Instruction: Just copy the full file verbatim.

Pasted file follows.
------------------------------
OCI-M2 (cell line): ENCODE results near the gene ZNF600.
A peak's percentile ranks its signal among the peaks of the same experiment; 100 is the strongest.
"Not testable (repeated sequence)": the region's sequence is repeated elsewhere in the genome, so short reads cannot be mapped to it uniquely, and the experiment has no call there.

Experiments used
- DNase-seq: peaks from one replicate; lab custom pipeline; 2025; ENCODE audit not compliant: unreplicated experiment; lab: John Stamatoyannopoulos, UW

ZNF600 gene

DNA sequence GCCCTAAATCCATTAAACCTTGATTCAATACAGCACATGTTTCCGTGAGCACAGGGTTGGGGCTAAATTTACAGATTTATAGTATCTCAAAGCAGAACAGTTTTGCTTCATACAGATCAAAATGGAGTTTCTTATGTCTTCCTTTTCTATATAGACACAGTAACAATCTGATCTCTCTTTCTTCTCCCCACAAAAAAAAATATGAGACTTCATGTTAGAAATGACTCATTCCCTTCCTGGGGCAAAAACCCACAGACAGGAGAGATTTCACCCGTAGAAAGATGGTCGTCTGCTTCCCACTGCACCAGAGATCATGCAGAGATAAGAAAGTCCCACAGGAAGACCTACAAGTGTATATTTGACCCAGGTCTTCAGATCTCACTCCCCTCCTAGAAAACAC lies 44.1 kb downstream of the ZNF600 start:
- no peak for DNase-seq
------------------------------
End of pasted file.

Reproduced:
OCI-M2 (cell line): ENCODE results near the gene ZNF600.
A peak's percentile ranks its signal among the peaks of the same experiment; 100 is the strongest.
"Not testable (repeated sequence)": the region's sequence is repeated elsewhere in the genome, so short reads cannot be mapped to it uniquely, and the experiment has no call there.

Experiments used
- DNase-seq: peaks from one replicate; lab custom pipeline; 2025; ENCODE audit not compliant: unreplicated experiment; lab: John Stamatoyannopoulos, UW

ZNF600 gene

DNA sequence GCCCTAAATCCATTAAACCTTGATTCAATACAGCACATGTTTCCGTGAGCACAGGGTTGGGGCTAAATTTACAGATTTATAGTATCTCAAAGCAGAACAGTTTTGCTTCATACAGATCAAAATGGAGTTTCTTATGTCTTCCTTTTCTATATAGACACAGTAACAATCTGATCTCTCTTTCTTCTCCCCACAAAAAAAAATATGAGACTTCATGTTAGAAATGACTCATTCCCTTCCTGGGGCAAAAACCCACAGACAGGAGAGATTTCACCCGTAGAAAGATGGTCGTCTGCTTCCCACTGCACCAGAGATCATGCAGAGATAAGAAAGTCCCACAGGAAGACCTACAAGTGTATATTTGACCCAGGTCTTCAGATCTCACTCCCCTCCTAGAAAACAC lies 44.1 kb downstream of the ZNF600 start:
- no peak for DNase-seq